The opinion of the court was delivered by: Michael M. Mihm United States District Judge
This matter is now before the Court on Plaintiff's Motion for Remand. For the reasons set forth below, the Motion [#10] is DENIED.
Plaintiff, Cindy Spain ("Spain"), submitted an application for disability insurance benefits ("DIB"). On April 12, 2008, an Administrative Law Judge ("ALJ") ruled that she had not established disability and was therefore not entitled to receive benefits. This ruling became the final decision of the Commissioner when the Appeals Council denied Spain's request for review on January 18, 2009, and it is this ruling that is currently being challenged in this litigation.
Spain then filed a second application for DIB. On February 23, 2009, she received a fully favorable decision finding that she has been under a disability since January 1, 2009, and awarding benefits. She has now filed a document entitled Motion to Remand seeking to supplement the record in her first application with new evidence and information concerning this subsequent award of benefits and obtain further consideration.
Sentence 6 of 42 U.S.C. § 405(g) provides in relevant part:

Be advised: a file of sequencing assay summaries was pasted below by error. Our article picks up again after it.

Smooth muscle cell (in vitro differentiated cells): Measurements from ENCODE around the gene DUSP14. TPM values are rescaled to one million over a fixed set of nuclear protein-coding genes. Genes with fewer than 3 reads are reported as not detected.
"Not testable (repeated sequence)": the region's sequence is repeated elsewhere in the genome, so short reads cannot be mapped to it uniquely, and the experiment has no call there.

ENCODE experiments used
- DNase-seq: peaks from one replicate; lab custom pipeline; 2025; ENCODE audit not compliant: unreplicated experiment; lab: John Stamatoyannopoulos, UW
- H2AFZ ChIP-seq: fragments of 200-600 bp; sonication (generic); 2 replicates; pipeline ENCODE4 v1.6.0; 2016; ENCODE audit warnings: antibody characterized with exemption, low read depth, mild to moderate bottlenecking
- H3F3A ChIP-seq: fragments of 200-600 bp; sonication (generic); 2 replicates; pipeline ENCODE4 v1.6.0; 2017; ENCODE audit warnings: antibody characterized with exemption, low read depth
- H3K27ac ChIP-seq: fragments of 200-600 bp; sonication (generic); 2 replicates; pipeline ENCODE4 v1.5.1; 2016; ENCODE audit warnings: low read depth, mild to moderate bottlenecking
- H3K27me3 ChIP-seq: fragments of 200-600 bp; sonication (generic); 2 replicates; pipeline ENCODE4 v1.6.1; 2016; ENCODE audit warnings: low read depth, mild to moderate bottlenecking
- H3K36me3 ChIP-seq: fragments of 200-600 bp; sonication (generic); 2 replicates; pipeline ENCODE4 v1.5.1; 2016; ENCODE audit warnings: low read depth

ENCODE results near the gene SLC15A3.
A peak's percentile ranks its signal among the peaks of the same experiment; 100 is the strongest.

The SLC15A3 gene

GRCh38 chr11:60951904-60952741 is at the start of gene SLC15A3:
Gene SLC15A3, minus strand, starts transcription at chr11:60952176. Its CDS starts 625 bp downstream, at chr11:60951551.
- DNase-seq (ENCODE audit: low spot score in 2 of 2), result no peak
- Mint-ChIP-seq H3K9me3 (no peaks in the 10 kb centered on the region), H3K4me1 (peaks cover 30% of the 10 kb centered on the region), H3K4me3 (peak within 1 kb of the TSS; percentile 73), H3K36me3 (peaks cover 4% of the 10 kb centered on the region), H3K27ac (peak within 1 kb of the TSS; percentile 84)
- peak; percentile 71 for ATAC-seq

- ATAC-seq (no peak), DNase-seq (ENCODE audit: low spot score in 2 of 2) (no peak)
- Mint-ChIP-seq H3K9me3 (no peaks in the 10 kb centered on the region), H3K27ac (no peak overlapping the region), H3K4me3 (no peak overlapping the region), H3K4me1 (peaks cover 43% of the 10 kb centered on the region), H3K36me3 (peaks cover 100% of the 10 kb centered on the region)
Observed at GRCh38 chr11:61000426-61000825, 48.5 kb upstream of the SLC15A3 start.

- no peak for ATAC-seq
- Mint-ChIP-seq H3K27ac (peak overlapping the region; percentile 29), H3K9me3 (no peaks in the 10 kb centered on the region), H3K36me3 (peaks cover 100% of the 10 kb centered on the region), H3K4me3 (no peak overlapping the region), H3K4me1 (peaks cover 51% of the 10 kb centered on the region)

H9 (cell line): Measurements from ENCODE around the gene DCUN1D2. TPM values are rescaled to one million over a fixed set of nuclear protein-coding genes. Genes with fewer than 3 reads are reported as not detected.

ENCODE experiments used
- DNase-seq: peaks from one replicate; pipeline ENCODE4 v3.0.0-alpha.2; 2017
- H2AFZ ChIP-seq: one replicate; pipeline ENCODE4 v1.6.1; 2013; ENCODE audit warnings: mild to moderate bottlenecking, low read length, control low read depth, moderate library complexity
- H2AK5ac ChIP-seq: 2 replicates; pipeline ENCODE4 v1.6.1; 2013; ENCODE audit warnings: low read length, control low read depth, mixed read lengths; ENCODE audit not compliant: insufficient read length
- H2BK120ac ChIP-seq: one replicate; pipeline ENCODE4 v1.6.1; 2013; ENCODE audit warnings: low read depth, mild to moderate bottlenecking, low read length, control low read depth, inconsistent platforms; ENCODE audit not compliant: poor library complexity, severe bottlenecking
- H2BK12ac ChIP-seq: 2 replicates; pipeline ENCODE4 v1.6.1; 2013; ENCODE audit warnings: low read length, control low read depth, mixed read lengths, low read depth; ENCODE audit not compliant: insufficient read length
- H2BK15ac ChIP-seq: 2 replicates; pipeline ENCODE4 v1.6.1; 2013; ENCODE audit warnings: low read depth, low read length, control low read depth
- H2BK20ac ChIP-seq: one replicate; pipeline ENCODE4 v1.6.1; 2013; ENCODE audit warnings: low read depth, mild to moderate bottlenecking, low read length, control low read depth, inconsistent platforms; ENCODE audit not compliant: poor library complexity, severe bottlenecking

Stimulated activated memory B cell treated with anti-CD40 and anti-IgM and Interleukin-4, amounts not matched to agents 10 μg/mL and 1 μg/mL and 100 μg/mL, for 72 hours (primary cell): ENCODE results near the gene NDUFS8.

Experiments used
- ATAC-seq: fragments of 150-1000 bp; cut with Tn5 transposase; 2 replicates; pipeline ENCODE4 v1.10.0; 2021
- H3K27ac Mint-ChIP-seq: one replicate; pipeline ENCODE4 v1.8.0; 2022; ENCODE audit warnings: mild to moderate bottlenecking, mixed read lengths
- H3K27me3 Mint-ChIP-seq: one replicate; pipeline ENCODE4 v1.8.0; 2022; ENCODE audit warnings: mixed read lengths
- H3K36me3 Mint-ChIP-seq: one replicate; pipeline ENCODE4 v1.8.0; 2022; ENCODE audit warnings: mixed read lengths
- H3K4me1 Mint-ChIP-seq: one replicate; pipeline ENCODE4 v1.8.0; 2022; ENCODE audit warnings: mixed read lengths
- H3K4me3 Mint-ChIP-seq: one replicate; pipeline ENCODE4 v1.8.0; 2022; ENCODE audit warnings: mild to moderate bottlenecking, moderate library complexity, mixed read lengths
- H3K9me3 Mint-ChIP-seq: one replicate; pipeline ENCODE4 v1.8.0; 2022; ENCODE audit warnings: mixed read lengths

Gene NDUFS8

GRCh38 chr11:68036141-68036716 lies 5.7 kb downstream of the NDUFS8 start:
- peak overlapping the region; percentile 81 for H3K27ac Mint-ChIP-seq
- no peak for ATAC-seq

The Court may, on motion of the Commissioner of Social Security made for good cause shown before he files his answer, remand the case to the Commissioner of Social Security for further action by the Commissioner of Social Security, and it may at any time order additional evidence to be taken before the Commissioner of Social Security, but only upon a showing that there is new evidence which is material and that there is good cause for the failure to incorporate such evidence into the record in a prior proceeding . . . 42 U.S.C. § 405(g).
Here, Spain asks the Court to remand this matter to the Commissioner with specific instructions to supplement the record with details and information from her second application for benefits. The two applications involve different time periods, with the second decision effectively finding that even with consideration of the new evidence, her disability did not begin until more than eight months after the ALJ in the first case issued the decision finding that she was not disabled. Given this timing, the Court cannot find that the record before the Court meets the standard necessary for awarding a Sentence 6 remand at this time or that it poses a reasonable probability that the Commissioner would have reached a different result had the evidence been considered. Papendick v. Sullivan, 969 F.2d 298 (7th Cir. 1992); Perkins v. Chater, 107 F.3d 1290, 1296 (7th Cir. 1997). Accordingly, a Section 6 remand is neither warranted and appropriate, and Spain's Motion must be denied.
For the reasons set forth herein, Plaintiff's Motion for Remand [#10] is DENIED. Plaintiff's Motion for Summary Judgment is overdue, and if she wishes to continue to pursue this appeal, she must have her motion on file no later than December 4, 2009. Failure to comply with this deadline will result in the dismissal of this action for failure to prosecute.
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